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From Upayavira ...@odoko.co.uk>
Subject Re: [libcloud] 0.3.x goals
Date Thu, 18 Feb 2010 11:36:16 GMT
This is all the exact use-case I had for libcloud.

Ideally I could use it to fire up a VM, and tell the host how to
configure itself. I have had such code working against ec2, and now
working against Voxel. I've considered Puppet, but one issue is that it
doesn't handle instance creation. Combine Puppet with something like
libcloud and you end up with a powerful combination.

Note, for the Voxel API you can provide a script as a parameter at
creation time. That script will be executed on the VM once it has been
instantiated.

Upayavira

On Thu, 2010-02-11 at 08:51 -0800, Paul Querna wrote: 
> On Thu, Feb 11, 2010 at 2:38 AM, Solomon Hykes <solomon.hykes@gmail.com> wrote:
> > On Thu, Feb 11, 2010 at 3:18 AM, Paul Querna <paul@querna.org> wrote:
> >
> >> I think an interesting API to provide is the minimum needed to
> >> kickstart any of the above deployment systems.
> >
> > I agree entirely. The less abstraction we can get away with, the better.
> >
> >> For example, if we provided a deploy_node() api, which takes a similar
> >> kwargs to create_node [...]
> >
> > Why not simply add kwargs to create_node? See below.
> >
> >> after the node is booted, SSHes in,
> >> installs a few specific things, copies a small number of files into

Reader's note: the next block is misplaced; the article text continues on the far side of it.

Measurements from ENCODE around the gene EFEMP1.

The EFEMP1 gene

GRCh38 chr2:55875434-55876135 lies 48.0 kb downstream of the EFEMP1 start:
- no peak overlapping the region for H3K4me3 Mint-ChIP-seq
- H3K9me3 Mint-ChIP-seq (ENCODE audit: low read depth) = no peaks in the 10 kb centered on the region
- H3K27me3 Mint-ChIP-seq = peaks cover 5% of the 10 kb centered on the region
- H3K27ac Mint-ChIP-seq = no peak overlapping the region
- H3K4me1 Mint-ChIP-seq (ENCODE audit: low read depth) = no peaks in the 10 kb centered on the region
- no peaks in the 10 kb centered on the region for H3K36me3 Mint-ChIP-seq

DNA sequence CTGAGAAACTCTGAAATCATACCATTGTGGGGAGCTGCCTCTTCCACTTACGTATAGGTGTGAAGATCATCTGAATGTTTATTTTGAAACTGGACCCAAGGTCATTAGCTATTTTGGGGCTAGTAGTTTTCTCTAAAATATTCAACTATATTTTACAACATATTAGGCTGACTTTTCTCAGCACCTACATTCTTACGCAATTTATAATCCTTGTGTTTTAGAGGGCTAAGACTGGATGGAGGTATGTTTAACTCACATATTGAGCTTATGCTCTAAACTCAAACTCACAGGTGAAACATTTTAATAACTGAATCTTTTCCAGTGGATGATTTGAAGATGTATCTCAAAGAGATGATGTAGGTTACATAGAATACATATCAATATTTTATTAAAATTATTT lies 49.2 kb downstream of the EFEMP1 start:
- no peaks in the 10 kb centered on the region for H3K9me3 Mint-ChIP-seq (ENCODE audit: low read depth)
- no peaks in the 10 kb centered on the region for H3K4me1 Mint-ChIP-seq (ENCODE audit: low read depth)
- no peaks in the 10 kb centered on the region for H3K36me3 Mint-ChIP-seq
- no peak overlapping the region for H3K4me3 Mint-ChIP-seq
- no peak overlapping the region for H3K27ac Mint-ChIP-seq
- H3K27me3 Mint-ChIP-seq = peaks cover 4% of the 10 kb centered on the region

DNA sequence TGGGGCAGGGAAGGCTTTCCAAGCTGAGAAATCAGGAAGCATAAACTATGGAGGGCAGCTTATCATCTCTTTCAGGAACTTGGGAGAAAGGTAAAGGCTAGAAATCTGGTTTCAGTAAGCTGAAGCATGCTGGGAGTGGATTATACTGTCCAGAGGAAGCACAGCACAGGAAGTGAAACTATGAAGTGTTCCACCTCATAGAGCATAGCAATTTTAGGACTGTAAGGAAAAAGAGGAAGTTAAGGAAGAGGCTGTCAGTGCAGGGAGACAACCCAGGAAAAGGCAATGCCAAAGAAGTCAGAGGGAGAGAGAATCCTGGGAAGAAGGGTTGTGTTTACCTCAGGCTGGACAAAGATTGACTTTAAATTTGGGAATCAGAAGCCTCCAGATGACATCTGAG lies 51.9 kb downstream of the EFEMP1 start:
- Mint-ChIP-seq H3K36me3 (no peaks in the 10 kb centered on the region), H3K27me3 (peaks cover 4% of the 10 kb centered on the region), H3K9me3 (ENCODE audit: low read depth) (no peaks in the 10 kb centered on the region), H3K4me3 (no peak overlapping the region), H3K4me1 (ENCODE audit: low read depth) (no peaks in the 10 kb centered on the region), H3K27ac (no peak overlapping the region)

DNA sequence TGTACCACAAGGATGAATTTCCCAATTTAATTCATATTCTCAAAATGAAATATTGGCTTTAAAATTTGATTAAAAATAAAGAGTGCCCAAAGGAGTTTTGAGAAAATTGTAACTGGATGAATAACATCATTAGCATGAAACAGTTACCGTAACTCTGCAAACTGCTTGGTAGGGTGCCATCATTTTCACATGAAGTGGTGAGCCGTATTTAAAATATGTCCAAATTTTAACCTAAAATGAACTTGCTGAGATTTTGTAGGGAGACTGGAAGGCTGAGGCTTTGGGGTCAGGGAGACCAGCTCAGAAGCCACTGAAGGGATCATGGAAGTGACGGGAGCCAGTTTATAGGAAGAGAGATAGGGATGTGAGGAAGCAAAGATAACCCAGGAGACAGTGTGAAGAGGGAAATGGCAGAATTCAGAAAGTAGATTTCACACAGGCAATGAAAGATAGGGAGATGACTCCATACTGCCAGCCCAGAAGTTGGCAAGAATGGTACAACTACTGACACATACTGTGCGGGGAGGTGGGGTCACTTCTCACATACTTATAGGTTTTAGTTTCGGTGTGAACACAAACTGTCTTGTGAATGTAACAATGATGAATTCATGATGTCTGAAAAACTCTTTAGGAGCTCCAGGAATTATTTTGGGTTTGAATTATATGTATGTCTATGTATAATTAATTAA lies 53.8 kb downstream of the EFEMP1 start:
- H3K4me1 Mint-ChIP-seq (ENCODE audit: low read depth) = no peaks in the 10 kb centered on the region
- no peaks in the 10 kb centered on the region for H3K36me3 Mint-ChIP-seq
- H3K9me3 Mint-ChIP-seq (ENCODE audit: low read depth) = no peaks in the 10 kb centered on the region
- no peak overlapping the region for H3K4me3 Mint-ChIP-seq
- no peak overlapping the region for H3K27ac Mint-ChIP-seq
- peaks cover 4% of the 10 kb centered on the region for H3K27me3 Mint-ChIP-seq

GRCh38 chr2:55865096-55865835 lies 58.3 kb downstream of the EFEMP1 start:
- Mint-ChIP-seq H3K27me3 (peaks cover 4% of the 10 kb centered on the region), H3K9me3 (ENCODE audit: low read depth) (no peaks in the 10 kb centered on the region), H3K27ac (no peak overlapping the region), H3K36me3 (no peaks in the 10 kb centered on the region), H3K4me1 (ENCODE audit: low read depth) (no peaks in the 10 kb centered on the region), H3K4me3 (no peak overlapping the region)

> >> the machine, and starts a service.  The actual actions could be a
> >> class for each of the above configuration management systems, with the
> >> ability to add your own.
> >
> > I like the process. It seems to me the only abstraction we need here
> > is the ability to run commands on the node, with a "runurl" ability to
> > pull commands from a remote url.
> >
> > The result would look like this:
> > create_node(runurl="http://somewhere.tld/webserver-bootstrap.sh")
> 
> Well, not quite, there are a few barriers:
>  - You need to authenticate into the host.  Depending on the provider,
> this is either done by providing a password, an ssh key, or receiving
> a password after booting, or as Ian mentioned, via an existing ssh
> key.
>  - You would need to install runurl, this most likely means either
> just SCPing it up, but you'll still want to use apt or yum or X to
> install curl or wget etc.



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